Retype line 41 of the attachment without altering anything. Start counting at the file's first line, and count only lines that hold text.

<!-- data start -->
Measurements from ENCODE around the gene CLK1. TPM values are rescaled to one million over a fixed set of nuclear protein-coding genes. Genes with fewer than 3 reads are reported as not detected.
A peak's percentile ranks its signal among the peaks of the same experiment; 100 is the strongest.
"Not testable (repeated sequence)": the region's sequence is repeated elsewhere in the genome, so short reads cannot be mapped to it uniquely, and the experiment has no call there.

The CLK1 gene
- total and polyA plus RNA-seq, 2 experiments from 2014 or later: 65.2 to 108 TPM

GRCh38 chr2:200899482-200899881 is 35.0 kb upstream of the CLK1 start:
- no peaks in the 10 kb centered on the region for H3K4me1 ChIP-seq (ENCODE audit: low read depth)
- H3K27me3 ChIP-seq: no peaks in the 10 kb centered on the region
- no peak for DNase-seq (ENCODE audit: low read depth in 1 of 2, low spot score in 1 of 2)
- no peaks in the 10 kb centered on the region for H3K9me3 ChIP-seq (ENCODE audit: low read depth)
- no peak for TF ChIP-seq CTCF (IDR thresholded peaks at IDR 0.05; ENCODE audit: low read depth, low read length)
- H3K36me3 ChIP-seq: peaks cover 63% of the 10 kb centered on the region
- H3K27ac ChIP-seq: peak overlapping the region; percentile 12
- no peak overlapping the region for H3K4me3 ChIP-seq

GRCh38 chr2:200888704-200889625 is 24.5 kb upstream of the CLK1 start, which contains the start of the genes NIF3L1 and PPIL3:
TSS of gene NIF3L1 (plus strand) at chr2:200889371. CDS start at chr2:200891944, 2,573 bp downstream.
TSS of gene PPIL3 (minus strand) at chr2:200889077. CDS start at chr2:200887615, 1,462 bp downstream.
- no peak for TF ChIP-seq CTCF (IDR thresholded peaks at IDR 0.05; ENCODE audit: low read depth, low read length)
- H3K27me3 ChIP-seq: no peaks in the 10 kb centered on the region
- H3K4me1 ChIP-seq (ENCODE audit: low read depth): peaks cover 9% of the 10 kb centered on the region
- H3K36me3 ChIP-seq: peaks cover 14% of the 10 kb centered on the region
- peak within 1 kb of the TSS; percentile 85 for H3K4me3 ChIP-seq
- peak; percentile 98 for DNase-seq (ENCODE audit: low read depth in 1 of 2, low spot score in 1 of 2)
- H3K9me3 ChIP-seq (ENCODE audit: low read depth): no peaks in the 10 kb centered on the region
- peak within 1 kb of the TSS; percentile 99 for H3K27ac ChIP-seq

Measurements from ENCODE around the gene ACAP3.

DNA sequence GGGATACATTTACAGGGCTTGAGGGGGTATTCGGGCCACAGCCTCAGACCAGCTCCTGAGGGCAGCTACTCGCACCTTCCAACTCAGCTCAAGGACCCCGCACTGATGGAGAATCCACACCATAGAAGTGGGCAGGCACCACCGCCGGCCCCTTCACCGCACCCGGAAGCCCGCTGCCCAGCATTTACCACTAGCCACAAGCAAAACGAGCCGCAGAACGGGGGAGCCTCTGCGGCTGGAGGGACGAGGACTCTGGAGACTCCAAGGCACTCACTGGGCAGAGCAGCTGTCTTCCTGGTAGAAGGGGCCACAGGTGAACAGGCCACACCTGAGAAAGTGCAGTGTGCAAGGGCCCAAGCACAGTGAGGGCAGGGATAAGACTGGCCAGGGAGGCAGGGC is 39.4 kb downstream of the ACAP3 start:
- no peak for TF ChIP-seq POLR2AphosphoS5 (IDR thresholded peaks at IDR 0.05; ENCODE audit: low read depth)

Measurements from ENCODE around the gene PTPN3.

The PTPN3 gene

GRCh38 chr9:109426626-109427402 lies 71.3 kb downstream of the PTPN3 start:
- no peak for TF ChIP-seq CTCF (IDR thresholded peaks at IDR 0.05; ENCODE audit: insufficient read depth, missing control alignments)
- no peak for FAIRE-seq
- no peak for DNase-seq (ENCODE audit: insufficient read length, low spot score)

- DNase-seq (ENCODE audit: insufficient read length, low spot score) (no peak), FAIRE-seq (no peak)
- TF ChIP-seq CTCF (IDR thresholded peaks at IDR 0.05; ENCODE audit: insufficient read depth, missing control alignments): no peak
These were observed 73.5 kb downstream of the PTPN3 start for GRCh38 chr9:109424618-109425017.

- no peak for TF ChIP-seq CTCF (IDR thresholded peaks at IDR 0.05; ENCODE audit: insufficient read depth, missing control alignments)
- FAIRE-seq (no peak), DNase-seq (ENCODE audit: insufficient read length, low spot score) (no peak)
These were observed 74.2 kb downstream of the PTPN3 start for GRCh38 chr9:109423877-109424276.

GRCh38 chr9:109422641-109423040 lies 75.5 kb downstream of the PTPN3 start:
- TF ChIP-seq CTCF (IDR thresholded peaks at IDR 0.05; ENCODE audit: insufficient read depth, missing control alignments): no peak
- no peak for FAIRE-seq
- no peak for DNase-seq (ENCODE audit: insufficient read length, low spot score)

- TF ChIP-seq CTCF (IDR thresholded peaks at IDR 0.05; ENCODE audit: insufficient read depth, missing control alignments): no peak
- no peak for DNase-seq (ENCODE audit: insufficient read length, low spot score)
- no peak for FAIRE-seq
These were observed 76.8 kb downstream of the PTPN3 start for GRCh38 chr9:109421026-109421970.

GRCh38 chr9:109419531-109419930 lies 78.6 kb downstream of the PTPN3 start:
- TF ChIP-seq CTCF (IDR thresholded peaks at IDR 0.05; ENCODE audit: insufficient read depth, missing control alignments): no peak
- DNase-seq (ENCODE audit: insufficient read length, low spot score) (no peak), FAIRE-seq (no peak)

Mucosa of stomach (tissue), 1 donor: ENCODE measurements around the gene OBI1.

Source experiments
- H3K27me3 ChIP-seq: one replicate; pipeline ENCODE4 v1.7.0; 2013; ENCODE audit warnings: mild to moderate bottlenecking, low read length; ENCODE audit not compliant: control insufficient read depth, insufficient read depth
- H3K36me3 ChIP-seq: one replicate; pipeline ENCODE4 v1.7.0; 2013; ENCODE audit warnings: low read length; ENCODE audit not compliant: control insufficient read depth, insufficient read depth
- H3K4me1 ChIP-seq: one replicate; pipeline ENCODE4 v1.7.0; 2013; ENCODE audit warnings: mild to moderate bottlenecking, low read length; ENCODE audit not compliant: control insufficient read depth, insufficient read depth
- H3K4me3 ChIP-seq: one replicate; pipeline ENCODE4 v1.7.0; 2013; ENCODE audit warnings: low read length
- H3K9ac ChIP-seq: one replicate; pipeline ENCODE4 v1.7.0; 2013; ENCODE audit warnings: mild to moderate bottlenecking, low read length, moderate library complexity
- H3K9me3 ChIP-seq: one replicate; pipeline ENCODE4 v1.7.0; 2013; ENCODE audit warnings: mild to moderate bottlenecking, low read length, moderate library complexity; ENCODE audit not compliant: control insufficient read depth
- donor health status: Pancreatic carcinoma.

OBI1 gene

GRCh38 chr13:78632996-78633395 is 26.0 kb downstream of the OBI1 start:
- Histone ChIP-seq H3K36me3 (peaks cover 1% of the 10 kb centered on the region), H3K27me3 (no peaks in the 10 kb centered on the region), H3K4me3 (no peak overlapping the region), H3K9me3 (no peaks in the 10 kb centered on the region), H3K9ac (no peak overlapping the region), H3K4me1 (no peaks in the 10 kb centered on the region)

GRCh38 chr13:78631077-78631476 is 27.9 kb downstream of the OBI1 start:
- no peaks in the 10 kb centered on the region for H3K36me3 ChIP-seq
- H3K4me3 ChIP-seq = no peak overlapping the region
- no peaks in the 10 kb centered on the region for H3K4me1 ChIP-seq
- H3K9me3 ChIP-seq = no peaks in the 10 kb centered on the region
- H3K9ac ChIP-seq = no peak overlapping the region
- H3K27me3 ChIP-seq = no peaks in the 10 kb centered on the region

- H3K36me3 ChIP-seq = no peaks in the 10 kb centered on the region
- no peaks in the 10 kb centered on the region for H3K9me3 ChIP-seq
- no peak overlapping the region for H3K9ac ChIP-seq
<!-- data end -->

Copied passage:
GRCh38 chr9:109422641-109423040 lies 75.5 kb downstream of the PTPN3 start: